|Department of Agronomy > Agronomy Extension|
Grazing Management Information
Pasture utilization is one of the key elements in a rotational stocking set up. The picture above shows an underutilized pasture. With proper management the above pasture can be transformed into a better pasture, like the examples below.
In the ideal situation, animals should be moved to a pasture when the forages are approximately eight inches tall. Then the animals need to be removed once the pasture is grazed to three or four inches. This keeps the growing parts of the plants from being injured by overgrazing. It should be noted that pastures with birdsfoot trefoil (BFT) should only be grazed to four to six inches in height. If this is not done, BFT will die off due to the lack of leaf area needed for regrowth.
The above two pictures show properly grazed paddocks. If livestock are not rotated frequently enough, hay can be made from the excess forages or pastures can be clipped once seed heads form. By clipping the pastures, new growth is stimulated and the risk of eye and face injury is reduced. If the forages are allowed to become over mature, they decrease in feed value. For top production it is very important to manage forage height correctly. For more information read the Hoos-Your Grazing Network bulletins or find useful articles on this page.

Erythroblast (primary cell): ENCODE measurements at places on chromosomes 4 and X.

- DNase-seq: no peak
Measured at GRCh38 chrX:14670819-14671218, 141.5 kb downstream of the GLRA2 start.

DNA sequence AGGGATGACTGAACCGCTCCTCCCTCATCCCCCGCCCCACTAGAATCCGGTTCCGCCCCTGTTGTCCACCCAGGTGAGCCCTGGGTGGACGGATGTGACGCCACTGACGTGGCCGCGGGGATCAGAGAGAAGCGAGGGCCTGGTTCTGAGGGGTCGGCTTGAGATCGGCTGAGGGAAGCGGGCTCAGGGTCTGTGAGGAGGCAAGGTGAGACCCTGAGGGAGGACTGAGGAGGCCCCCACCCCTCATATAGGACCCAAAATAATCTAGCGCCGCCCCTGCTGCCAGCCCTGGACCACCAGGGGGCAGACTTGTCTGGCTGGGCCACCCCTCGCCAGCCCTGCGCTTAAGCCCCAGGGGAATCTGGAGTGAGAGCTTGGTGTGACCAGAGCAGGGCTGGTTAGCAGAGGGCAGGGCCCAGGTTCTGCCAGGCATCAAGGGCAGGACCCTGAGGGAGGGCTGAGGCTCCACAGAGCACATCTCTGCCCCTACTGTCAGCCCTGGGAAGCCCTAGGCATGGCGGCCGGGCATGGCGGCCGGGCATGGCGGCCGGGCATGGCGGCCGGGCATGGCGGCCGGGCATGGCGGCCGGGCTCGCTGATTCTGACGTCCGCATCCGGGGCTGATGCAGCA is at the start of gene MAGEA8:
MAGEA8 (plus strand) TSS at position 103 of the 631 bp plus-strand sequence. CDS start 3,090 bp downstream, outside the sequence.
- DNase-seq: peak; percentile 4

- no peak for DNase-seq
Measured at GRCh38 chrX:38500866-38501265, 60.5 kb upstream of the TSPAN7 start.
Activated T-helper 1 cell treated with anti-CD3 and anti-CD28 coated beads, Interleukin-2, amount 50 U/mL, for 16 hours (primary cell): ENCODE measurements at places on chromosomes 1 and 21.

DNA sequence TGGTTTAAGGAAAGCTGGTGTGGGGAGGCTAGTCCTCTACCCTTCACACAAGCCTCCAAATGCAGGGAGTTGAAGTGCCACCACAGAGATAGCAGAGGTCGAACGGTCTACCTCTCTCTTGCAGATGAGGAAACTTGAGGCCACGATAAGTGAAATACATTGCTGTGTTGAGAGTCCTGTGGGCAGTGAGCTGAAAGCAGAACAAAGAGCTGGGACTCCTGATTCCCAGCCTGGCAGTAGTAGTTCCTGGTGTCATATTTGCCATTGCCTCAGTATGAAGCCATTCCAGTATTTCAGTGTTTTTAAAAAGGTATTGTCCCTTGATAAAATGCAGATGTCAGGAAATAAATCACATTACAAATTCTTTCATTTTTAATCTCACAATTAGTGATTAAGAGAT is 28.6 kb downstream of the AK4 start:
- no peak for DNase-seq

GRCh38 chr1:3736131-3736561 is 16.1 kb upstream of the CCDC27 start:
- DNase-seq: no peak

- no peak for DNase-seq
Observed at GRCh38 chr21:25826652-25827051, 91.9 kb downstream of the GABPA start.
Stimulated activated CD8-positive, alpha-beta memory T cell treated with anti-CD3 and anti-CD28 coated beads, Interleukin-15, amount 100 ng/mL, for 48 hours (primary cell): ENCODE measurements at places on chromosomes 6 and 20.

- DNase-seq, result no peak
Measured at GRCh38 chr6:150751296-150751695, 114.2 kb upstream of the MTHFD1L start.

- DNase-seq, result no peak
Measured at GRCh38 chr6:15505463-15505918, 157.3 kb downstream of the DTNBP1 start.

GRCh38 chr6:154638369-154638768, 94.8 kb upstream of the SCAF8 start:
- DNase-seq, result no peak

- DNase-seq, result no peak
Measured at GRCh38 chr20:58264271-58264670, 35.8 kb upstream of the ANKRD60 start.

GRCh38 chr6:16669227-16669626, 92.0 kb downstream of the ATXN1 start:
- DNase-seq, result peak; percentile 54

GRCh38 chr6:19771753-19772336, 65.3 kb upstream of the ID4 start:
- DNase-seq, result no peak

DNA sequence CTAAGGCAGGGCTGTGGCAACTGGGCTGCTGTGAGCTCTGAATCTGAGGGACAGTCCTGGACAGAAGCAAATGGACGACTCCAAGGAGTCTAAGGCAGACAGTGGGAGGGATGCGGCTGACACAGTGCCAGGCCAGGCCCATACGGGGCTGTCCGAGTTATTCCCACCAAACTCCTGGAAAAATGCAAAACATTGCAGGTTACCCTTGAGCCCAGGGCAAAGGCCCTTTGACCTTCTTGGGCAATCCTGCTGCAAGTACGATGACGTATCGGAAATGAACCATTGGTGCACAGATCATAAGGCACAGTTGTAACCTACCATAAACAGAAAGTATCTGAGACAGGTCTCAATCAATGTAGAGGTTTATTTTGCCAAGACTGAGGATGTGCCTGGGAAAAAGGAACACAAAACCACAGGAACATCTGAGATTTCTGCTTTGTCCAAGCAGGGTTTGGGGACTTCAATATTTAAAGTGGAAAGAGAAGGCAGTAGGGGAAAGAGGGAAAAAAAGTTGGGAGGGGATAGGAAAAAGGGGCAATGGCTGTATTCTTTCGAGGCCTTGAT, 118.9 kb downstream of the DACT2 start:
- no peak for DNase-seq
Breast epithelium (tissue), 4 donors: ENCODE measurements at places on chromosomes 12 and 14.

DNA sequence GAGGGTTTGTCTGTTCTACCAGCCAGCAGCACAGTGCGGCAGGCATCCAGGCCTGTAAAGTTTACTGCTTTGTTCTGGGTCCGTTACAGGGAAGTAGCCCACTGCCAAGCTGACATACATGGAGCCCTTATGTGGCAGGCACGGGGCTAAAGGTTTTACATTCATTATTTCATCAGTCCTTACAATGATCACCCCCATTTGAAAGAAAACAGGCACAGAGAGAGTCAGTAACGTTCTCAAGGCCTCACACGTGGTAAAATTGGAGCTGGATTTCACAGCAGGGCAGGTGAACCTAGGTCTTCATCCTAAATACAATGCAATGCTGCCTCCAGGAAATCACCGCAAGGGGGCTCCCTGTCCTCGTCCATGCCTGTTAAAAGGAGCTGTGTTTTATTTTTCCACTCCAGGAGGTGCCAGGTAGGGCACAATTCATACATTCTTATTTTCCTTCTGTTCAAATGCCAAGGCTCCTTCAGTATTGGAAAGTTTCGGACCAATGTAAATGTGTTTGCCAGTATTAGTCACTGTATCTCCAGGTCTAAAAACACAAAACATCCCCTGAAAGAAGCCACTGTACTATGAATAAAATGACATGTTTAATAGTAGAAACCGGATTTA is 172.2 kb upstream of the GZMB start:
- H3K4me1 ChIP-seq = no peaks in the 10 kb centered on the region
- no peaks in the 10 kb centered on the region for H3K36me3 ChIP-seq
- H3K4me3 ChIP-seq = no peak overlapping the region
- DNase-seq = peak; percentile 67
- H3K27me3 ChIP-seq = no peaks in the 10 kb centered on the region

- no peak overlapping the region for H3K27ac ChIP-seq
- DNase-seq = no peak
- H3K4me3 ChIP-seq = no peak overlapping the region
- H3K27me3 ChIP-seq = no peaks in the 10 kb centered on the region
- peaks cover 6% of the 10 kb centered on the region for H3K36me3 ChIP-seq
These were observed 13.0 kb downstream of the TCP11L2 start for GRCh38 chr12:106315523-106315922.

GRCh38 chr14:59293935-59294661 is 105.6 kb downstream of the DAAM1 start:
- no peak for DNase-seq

Another useful tool for managing pasture height is a grazing stick. The grazing stick is very helpful for beginning graziers who are wanting to determine stocking rates and the number of grazable days for a paddock. It is very helpful for training a person to determine forage availability and stocking rates. However, experience will prove to be the best teacher. For stocking rate problems, click here.